The Wiggle Amy’s Gran Fondo: why it’s more than just a ride
With the weather smiling on us for the fourth year in a row, the 2014 Amy’s Gran Fondo was a roaring success with 5,000 people taking to the startline in what’s become one of the best events of its kind in Australia, and arguably in the world.
For those unfamiliar with the event, Amy’s Gran Fondo is a 110km mass participation ride that takes cyclists of all abilities from the Victorian seaside town of Lorne, along a fully closed Great Ocean Road — one of the most famous coastal roads in the world — to Skenes Creek. After a 10km climb into the rainforest of the Otway Ranges, the ride heads north east into the hinterland before swinging back towards the coast. The timed ride finishes 10km out of Lorne at Benwerrin, with riders able to enjoy the descent back into Lorne at a leisurely pace.
Many riders might see Amy’s Gran Fondo as a simple event they can attach their own personal goals and achievements to, but there is a purpose to it that’s bigger than us all. The event gives the Amy Gillett Foundation a vehicle to communicate to the top tier of cycling enthusiasts (i.e. you and I) so that their message reaches all of us.
While important, it’s not particularly exciting to talk about safety on the roads and many of us don’t feel like it applies until something goes drastically wrong. However, the extraordinary work that the Amy Gillett Foundation does behind the scenes affects all of us.
If you’ve been riding for long enough you’ll know of at least one person who has been killed on our roads by a car and you’ll understand how important the AGF’s work is. The team works tirelessly building education programs and working towards legislation and attitude change that helps creates an environment so that you and I can come safely home to our families after riding. It’s not a glamorous job and there are no quick wins.
This year’s event alone raised close to $80,000 for the foundation and injected millions of dollars into the Surf Coast and Otway Shire economies.
Here at CyclingTips we were thrilled to be more closely involved with this year’s event by helping to bring the Amy’s Wall hill-climb competition to the Saturday night before the gran fondo. This allowed us to do something to add to the weekend, help raise money (all race entries went to the Amy Gillett Foundation), and give you all a spectacle to enjoy. And what a spectacle it was.
We couldn’t have been happier with the way it went and it simply couldn’t have happened without Subaru’s financial contribution, Europcar’s cash prize donations, Cycling Australia’s operational assistance (in particular, Chris Ball), and of course the support of the Amy Gillett Foundation.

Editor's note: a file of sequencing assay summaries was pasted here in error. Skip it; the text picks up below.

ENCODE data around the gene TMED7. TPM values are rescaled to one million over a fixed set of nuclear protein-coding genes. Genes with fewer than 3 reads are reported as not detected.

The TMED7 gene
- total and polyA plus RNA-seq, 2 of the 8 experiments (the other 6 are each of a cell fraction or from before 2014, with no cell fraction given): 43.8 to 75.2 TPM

Wiggle Honda’s Peta Mullens took the honours in the women’s event with the VIS’s Chloe McConville in second, and Olympic ski Cross racer Katrya Crema in third.
Taking out the men’s event was the aptly named Liam Hill (Scody Team Down Under) with Kelland O’Brien (O2 Networks) in second, and Lynton Zawadzki taking third (although he had the fastest time of the whole event but was outraced in the finale!).
Amy’s Otway Classic
Amy’s Wall was an exciting warm-up to the main events of the weekend, the Wiggle Amy’s Gran Fondo and the inaugural Amy’s Otway Classic Women’s National Road Series race, which was run on the same course an hour before the gran fondo began.
In that race 19-year-old Queenslander Ellen Skerritt (Holden Women’s Cycling) was crowned as the inaugural winner, after she and teammate Ruth Corset (who leads the NRS overall) formed a two-rider breakaway early in the race and rode to the finish line together hand-in-hand. (Click here for full results).
The main event: Amy’s Gran Fondo
In Amy’s Gran Fondo three-time world champion rower and London Olympian Robyn Selby Smith took out women’s title ahead of last year’s winner Peta Mullens (Wiggle-Honda) and Katherine Woolston. In the men’s event it was Michael Crosbie (African Wildlife Safaris) who won his first 110km Gran Fondo crown ahead of Brendan Canty (who rode as a stagiaire with Drapac at the Tour of Utah) and Todd Buschkuehl.
As for the 99.9% of the rest of us (and aside for the few that had nasty crashes I witnessed – I hope you’re all okay) we’re all winners with an outstanding weekend of cycling now etched in our memories. There are 5,000 stories left on those magnificent roads and I hope every one of those are as good as mine. Well done to all of you.
For now, check out some of Veeral Patel’s photos from the weekend below, and be sure to have a watch of Tom Reynolds’ fantastic video from Amy’s Wall on Saturday night.